Violence and Public and Personal Health: Intimate Partner Violence
Written permission from the American Academy of Family Physicians is required for reproduction of this material in whole or in part in any form or medium. Intimate partner violence (IPV) refers to abuse (eg, physical, financial, emotional, sexual, contraceptive, reproductive abuse; stalking; coercion) perpetrated by an individual with whom a patient has, or previously had, a personal and/or sexual relationship. IPV is a global public health concern that affects individuals in all categories of socioeconomic status, sex, age, race/ethnicity, and sexual orientation. The U.S. Preventive Services Task Force recommends screening for IPV in all women of childbearing age. Additional red flag signs and symptoms may signal that further investigation is needed. If IPV is identified, the physician should assess basic patient safety, provide referrals, and document details appropriately. Mandatory reporting laws for IPV vary among states in the United States. The approach to prevention of IPV includes a focus on educating patients from a young age about healthy relationships as well as education of physicians and other clinicians about signs of IPV and how to intervene with patients. At a societal level, promotion of stable, nurturing early environments and relationships for children and enactment of laws to support such environments are essential.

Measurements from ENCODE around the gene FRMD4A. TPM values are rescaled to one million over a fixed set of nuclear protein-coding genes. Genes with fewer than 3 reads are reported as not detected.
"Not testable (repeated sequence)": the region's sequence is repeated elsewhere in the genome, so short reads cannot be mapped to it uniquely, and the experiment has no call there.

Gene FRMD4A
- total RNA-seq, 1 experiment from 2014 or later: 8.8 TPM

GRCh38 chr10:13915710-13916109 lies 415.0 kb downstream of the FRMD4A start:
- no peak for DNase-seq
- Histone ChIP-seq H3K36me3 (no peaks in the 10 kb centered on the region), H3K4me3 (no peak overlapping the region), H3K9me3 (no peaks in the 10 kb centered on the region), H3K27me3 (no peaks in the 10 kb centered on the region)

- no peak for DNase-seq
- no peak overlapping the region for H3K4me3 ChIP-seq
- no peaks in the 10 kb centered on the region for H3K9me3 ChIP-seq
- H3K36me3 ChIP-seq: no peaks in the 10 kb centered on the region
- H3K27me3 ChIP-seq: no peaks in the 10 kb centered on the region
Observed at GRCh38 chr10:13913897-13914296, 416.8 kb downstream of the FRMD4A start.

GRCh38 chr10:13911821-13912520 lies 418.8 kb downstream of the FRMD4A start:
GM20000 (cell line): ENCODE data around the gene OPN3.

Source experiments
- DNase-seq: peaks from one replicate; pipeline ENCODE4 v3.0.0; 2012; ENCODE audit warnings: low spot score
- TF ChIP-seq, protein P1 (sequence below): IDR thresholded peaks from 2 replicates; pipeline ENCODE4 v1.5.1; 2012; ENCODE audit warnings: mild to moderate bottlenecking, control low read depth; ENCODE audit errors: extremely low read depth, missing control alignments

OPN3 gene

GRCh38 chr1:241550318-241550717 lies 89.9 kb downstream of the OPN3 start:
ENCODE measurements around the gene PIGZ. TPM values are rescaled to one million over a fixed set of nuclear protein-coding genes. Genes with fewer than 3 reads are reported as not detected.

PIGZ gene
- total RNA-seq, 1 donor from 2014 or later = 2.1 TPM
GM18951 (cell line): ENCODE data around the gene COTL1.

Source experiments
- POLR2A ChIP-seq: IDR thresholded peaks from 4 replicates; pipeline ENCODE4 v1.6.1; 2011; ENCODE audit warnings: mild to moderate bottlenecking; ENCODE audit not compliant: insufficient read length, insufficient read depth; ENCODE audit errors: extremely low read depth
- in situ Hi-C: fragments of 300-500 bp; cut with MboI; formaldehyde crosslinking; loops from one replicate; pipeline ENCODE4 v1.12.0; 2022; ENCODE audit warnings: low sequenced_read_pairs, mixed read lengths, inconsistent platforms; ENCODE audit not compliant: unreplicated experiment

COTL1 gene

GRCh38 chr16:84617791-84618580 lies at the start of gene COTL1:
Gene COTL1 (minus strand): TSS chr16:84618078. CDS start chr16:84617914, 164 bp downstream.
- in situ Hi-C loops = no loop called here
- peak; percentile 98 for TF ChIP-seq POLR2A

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School of Medicine
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